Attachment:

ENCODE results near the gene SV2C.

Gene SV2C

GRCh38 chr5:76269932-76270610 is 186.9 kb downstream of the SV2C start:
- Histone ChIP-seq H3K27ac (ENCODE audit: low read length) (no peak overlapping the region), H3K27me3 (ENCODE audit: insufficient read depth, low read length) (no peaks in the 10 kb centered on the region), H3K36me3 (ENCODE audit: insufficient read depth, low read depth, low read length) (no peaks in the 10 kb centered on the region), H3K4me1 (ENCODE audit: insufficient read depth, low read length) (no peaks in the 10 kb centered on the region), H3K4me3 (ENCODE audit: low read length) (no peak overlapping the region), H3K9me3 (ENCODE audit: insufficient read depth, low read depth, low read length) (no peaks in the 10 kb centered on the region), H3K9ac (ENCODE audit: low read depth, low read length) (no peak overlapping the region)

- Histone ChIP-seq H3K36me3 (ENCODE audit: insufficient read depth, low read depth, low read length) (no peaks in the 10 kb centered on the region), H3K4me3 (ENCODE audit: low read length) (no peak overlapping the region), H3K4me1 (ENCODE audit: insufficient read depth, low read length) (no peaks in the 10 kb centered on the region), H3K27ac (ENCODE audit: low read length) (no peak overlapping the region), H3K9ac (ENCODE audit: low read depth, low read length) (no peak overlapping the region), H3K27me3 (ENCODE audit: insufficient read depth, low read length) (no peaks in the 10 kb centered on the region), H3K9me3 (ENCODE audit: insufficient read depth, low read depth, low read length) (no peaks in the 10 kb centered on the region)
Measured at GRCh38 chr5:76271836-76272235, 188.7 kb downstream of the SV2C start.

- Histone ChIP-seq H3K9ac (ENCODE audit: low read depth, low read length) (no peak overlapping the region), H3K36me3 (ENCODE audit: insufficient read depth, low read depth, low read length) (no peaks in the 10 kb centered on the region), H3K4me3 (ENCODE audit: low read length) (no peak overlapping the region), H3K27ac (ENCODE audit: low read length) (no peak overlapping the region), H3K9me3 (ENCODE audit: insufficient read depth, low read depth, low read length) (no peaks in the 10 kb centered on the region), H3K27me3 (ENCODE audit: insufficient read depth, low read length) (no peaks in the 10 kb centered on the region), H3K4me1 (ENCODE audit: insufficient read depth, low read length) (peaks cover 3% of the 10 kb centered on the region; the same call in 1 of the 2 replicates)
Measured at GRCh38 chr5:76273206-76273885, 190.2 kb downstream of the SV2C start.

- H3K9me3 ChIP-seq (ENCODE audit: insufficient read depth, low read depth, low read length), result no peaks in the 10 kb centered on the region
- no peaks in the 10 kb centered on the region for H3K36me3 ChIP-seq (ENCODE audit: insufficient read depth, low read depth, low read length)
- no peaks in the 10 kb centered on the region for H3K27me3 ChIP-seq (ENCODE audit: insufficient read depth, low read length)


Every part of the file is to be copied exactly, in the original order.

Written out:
ENCODE results near the gene SV2C.

Gene SV2C

GRCh38 chr5:76269932-76270610 is 186.9 kb downstream of the SV2C start:
- Histone ChIP-seq H3K27ac (ENCODE audit: low read length) (no peak overlapping the region), H3K27me3 (ENCODE audit: insufficient read depth, low read length) (no peaks in the 10 kb centered on the region), H3K36me3 (ENCODE audit: insufficient read depth, low read depth, low read length) (no peaks in the 10 kb centered on the region), H3K4me1 (ENCODE audit: insufficient read depth, low read length) (no peaks in the 10 kb centered on the region), H3K4me3 (ENCODE audit: low read length) (no peak overlapping the region), H3K9me3 (ENCODE audit: insufficient read depth, low read depth, low read length) (no peaks in the 10 kb centered on the region), H3K9ac (ENCODE audit: low read depth, low read length) (no peak overlapping the region)

- Histone ChIP-seq H3K36me3 (ENCODE audit: insufficient read depth, low read depth, low read length) (no peaks in the 10 kb centered on the region), H3K4me3 (ENCODE audit: low read length) (no peak overlapping the region), H3K4me1 (ENCODE audit: insufficient read depth, low read length) (no peaks in the 10 kb centered on the region), H3K27ac (ENCODE audit: low read length) (no peak overlapping the region), H3K9ac (ENCODE audit: low read depth, low read length) (no peak overlapping the region), H3K27me3 (ENCODE audit: insufficient read depth, low read length) (no peaks in the 10 kb centered on the region), H3K9me3 (ENCODE audit: insufficient read depth, low read depth, low read length) (no peaks in the 10 kb centered on the region)
Measured at GRCh38 chr5:76271836-76272235, 188.7 kb downstream of the SV2C start.

- Histone ChIP-seq H3K9ac (ENCODE audit: low read depth, low read length) (no peak overlapping the region), H3K36me3 (ENCODE audit: insufficient read depth, low read depth, low read length) (no peaks in the 10 kb centered on the region), H3K4me3 (ENCODE audit: low read length) (no peak overlapping the region), H3K27ac (ENCODE audit: low read length) (no peak overlapping the region), H3K9me3 (ENCODE audit: insufficient read depth, low read depth, low read length) (no peaks in the 10 kb centered on the region), H3K27me3 (ENCODE audit: insufficient read depth, low read length) (no peaks in the 10 kb centered on the region), H3K4me1 (ENCODE audit: insufficient read depth, low read length) (peaks cover 3% of the 10 kb centered on the region; the same call in 1 of the 2 replicates)
Measured at GRCh38 chr5:76273206-76273885, 190.2 kb downstream of the SV2C start.

- H3K9me3 ChIP-seq (ENCODE audit: insufficient read depth, low read depth, low read length), result no peaks in the 10 kb centered on the region
- no peaks in the 10 kb centered on the region for H3K36me3 ChIP-seq (ENCODE audit: insufficient read depth, low read depth, low read length)
- no peaks in the 10 kb centered on the region for H3K27me3 ChIP-seq (ENCODE audit: insufficient read depth, low read length)